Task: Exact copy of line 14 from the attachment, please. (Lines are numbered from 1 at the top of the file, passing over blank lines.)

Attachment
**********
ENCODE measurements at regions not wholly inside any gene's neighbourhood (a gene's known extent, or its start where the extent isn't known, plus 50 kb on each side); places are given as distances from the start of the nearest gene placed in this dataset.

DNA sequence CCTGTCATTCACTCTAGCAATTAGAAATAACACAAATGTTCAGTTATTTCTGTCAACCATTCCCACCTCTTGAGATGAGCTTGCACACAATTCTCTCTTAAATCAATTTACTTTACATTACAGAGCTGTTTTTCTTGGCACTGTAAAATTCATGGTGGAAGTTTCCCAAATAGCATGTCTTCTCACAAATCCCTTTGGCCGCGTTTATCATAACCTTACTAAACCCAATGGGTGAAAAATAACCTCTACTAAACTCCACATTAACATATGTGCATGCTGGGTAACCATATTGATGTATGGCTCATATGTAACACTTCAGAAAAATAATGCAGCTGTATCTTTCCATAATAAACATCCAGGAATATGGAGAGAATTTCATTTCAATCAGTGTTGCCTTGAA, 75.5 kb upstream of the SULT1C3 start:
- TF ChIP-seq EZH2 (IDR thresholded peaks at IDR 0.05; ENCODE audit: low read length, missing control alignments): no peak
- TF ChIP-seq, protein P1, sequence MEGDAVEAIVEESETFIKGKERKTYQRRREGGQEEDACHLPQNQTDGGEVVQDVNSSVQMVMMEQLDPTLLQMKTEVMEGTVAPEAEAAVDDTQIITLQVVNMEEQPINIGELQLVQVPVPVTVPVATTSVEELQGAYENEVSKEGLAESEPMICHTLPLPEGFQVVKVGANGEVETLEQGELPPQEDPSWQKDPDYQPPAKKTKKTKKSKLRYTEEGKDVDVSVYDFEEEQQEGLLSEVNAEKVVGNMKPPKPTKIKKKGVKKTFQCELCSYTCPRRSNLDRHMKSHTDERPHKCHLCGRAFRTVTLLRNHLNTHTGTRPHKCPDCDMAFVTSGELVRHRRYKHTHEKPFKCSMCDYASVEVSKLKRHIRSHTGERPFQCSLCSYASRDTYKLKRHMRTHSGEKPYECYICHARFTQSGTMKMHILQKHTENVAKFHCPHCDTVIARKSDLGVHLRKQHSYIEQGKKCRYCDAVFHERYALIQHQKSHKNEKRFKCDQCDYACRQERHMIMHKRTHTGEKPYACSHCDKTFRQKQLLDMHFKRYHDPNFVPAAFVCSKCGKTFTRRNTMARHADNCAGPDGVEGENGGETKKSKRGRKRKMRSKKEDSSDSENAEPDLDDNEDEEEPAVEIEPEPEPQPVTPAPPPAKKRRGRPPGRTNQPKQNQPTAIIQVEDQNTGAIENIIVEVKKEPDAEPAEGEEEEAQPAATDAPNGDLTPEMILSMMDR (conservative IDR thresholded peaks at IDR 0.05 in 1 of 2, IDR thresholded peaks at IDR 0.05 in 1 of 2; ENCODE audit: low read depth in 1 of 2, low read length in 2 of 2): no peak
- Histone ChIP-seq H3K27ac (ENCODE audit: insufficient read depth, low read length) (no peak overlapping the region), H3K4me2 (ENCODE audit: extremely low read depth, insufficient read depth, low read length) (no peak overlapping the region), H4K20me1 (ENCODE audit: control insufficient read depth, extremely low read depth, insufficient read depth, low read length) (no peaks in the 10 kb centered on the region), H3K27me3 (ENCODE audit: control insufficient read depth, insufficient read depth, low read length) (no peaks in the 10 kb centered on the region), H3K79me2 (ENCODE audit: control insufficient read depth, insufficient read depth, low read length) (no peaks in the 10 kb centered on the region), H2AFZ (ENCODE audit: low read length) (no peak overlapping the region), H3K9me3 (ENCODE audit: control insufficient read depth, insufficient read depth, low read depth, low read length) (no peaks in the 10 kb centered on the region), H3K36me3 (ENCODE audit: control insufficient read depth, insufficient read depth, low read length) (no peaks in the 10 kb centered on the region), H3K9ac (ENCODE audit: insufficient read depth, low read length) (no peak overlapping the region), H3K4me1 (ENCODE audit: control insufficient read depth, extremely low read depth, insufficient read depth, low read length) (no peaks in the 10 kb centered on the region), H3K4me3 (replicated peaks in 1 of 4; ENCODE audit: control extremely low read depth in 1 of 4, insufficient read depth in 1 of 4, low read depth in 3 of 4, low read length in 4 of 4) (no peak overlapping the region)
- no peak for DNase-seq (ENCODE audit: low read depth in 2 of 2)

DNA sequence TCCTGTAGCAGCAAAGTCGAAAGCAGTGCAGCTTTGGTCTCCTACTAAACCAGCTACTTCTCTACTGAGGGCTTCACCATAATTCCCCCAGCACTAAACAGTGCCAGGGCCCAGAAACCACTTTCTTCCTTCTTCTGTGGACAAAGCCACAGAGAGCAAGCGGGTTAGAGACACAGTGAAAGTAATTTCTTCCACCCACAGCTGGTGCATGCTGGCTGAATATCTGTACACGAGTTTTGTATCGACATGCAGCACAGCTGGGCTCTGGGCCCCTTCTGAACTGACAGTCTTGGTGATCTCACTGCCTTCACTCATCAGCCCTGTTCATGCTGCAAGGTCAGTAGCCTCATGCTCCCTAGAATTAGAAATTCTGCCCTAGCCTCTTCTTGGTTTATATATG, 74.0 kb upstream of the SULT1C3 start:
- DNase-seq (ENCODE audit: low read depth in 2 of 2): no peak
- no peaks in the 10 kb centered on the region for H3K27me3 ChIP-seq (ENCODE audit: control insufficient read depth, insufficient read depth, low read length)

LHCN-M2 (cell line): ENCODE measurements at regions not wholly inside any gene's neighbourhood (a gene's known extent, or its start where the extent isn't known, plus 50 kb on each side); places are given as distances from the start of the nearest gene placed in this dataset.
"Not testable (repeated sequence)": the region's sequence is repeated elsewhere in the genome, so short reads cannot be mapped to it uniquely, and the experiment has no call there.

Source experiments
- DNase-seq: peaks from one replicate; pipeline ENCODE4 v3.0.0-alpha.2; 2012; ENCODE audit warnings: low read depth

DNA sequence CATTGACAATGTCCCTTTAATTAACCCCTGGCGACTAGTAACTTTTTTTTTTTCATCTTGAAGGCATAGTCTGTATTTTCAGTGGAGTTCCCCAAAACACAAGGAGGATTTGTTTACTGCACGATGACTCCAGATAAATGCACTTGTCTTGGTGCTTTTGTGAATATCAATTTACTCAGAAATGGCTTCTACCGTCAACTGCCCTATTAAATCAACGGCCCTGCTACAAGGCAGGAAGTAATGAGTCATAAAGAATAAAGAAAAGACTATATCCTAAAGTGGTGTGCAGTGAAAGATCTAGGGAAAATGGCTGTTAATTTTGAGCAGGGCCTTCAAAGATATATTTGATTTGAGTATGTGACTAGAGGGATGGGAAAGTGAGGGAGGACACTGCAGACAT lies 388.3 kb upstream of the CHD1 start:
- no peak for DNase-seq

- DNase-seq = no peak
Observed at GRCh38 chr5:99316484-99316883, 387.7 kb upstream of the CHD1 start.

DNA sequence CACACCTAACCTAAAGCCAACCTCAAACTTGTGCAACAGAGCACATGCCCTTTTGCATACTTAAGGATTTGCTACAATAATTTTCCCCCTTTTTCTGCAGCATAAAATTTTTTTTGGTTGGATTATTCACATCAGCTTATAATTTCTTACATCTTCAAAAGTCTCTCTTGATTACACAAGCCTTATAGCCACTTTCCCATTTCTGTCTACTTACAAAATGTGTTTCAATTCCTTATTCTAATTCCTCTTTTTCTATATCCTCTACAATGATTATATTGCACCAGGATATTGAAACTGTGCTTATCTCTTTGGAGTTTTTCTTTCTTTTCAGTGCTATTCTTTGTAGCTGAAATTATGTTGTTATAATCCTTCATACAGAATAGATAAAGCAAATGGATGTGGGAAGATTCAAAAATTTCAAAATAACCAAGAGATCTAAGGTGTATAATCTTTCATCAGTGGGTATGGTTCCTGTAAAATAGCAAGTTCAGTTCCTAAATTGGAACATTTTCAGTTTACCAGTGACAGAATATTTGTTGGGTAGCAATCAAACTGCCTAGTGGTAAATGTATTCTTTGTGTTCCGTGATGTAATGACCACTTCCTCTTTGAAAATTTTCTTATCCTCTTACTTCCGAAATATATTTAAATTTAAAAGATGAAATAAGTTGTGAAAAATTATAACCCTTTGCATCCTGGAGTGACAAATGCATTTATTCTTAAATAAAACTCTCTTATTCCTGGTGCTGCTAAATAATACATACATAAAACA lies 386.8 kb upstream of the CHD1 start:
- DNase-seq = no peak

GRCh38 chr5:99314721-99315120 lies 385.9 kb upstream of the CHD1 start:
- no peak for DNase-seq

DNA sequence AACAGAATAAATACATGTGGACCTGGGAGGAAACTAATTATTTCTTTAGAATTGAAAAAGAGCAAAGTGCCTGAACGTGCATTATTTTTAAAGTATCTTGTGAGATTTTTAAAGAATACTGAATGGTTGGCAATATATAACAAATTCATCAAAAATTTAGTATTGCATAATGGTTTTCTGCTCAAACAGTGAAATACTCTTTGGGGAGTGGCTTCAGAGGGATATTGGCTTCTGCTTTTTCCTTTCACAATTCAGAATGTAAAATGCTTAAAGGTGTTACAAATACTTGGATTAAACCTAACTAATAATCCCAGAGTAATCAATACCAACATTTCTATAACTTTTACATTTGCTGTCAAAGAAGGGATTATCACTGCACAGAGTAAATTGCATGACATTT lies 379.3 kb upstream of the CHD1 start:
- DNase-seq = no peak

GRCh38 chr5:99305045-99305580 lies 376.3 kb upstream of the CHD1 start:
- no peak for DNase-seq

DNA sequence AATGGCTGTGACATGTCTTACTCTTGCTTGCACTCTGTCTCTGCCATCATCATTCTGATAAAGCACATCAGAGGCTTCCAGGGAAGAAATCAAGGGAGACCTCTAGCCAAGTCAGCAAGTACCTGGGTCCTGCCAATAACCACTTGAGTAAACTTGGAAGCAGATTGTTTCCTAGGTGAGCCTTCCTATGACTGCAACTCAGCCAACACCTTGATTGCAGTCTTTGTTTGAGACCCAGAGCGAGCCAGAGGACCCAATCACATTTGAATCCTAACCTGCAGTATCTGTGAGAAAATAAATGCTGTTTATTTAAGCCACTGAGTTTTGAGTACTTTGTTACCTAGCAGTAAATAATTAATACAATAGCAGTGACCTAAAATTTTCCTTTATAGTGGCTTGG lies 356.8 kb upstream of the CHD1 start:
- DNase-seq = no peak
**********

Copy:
DNA sequence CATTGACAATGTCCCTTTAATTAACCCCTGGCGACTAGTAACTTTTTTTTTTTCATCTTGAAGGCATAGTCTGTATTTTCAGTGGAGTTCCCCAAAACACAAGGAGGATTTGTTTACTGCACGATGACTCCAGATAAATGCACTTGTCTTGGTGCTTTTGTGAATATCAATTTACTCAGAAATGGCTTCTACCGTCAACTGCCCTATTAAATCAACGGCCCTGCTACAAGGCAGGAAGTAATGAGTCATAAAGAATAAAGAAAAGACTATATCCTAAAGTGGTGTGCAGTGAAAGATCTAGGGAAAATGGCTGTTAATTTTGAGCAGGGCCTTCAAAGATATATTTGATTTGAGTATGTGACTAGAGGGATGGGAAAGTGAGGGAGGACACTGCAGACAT lies 388.3 kb upstream of the CHD1 start: